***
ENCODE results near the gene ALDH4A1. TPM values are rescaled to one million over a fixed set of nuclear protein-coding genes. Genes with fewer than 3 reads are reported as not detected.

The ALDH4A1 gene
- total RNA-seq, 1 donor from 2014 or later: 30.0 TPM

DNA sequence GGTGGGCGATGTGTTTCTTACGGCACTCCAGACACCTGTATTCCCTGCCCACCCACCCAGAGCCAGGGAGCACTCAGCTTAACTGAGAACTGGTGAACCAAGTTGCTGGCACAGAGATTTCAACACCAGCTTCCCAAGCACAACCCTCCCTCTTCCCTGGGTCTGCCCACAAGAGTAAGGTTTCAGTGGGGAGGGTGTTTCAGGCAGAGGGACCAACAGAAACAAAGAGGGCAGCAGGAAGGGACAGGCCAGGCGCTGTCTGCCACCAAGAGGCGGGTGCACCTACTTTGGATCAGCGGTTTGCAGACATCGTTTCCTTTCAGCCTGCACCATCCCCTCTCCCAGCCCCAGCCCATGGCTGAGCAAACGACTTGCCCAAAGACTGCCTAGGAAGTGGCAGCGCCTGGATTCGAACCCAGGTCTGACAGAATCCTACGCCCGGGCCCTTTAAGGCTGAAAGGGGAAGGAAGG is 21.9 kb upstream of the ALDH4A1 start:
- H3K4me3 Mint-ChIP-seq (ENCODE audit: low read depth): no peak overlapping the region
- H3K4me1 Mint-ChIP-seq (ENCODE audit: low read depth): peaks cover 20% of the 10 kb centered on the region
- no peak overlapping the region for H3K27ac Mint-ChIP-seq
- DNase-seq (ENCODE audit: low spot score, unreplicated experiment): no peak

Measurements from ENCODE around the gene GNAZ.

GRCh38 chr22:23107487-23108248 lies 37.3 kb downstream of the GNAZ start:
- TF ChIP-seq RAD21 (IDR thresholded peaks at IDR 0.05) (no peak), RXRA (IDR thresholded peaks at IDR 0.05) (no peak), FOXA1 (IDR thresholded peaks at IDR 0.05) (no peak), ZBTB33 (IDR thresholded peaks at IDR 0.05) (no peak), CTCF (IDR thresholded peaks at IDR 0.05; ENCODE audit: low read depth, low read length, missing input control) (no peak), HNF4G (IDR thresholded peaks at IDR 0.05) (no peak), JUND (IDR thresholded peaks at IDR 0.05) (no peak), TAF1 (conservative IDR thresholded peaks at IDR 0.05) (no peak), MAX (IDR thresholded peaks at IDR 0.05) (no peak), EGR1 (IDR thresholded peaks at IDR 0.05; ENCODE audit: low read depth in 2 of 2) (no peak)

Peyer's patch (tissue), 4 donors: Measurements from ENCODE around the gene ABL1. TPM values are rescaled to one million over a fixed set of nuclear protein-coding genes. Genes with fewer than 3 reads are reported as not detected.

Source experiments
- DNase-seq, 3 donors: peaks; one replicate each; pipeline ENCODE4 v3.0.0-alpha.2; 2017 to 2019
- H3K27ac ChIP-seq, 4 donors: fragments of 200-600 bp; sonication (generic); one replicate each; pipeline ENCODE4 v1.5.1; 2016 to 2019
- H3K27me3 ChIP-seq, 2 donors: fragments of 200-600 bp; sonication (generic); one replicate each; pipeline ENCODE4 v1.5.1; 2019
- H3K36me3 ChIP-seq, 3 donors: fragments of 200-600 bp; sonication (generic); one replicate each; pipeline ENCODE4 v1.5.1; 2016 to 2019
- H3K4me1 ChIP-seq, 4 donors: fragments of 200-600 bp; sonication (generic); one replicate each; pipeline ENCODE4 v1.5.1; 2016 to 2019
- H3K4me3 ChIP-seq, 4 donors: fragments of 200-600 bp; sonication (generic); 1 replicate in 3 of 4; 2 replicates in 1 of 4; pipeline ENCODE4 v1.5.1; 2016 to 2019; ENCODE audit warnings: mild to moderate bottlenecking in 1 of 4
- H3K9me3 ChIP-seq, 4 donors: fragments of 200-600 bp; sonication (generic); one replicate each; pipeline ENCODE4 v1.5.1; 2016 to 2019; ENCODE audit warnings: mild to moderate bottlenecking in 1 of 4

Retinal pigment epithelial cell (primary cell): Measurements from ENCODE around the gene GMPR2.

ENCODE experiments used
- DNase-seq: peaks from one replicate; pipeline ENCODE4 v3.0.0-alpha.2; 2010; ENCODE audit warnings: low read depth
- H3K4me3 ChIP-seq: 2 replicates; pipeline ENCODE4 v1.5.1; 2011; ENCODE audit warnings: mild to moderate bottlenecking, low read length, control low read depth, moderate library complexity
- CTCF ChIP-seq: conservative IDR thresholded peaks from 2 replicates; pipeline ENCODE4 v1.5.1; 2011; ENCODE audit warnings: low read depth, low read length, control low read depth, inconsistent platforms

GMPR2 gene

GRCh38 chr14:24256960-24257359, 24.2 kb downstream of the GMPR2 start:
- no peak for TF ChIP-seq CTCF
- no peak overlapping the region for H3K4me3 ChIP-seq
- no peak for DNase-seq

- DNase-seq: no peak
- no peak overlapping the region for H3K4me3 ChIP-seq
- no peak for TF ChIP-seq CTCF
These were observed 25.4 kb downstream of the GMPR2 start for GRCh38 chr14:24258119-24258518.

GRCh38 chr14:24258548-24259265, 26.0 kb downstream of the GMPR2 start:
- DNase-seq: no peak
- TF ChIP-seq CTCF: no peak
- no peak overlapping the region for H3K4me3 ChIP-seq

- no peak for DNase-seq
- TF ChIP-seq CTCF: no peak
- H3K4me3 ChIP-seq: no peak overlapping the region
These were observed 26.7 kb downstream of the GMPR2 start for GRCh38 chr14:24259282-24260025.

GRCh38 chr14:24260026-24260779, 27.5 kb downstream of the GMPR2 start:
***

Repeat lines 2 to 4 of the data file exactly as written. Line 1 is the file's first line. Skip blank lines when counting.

The ALDH4A1 gene
- total RNA-seq, 1 donor from 2014 or later: 30.0 TPM

DNA sequence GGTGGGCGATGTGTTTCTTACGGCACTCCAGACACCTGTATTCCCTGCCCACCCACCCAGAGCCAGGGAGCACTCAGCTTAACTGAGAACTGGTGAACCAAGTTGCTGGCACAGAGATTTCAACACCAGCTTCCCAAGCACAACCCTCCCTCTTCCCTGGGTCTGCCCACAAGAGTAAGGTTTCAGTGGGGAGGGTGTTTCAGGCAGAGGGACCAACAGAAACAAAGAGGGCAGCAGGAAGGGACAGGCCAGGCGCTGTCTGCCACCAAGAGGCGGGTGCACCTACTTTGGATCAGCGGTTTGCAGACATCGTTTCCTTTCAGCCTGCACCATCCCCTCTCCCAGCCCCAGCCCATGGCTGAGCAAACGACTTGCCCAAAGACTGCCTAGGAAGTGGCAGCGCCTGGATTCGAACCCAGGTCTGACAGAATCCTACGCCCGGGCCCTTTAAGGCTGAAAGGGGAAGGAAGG is 21.9 kb upstream of the ALDH4A1 start: